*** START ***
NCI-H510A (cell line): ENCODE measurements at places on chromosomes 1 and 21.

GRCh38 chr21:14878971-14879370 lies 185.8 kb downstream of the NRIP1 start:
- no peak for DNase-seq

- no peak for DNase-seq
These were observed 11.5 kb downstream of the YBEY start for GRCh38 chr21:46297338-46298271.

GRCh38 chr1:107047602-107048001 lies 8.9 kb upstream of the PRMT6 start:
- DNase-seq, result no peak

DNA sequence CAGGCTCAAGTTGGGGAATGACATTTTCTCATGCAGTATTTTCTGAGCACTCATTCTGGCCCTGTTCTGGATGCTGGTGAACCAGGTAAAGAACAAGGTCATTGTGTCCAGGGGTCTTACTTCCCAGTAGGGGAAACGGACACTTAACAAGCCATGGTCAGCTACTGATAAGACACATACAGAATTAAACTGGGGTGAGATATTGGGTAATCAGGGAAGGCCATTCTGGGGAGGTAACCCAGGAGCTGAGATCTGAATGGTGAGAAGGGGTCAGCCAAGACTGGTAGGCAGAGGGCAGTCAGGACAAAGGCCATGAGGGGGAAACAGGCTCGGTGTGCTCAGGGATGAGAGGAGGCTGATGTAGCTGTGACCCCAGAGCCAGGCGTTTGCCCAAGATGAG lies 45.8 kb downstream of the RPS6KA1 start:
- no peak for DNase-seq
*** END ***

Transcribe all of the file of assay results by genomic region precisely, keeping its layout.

NCI-H510A (cell line): ENCODE measurements at places on chromosomes 1 and 21.

GRCh38 chr21:14878971-14879370 lies 185.8 kb downstream of the NRIP1 start:
- no peak for DNase-seq

- no peak for DNase-seq
These were observed 11.5 kb downstream of the YBEY start for GRCh38 chr21:46297338-46298271.

GRCh38 chr1:107047602-107048001 lies 8.9 kb upstream of the PRMT6 start:
- DNase-seq, result no peak

DNA sequence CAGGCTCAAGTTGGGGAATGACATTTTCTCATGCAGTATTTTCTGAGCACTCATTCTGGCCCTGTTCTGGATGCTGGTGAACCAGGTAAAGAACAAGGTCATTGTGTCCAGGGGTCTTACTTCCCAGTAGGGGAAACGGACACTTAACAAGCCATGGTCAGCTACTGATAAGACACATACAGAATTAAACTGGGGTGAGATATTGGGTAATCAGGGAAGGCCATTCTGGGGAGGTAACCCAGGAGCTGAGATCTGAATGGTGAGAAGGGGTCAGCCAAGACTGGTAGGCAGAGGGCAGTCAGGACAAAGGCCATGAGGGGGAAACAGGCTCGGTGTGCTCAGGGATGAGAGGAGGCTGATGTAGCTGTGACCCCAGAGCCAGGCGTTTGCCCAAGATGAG lies 45.8 kb downstream of the RPS6KA1 start:
- no peak for DNase-seq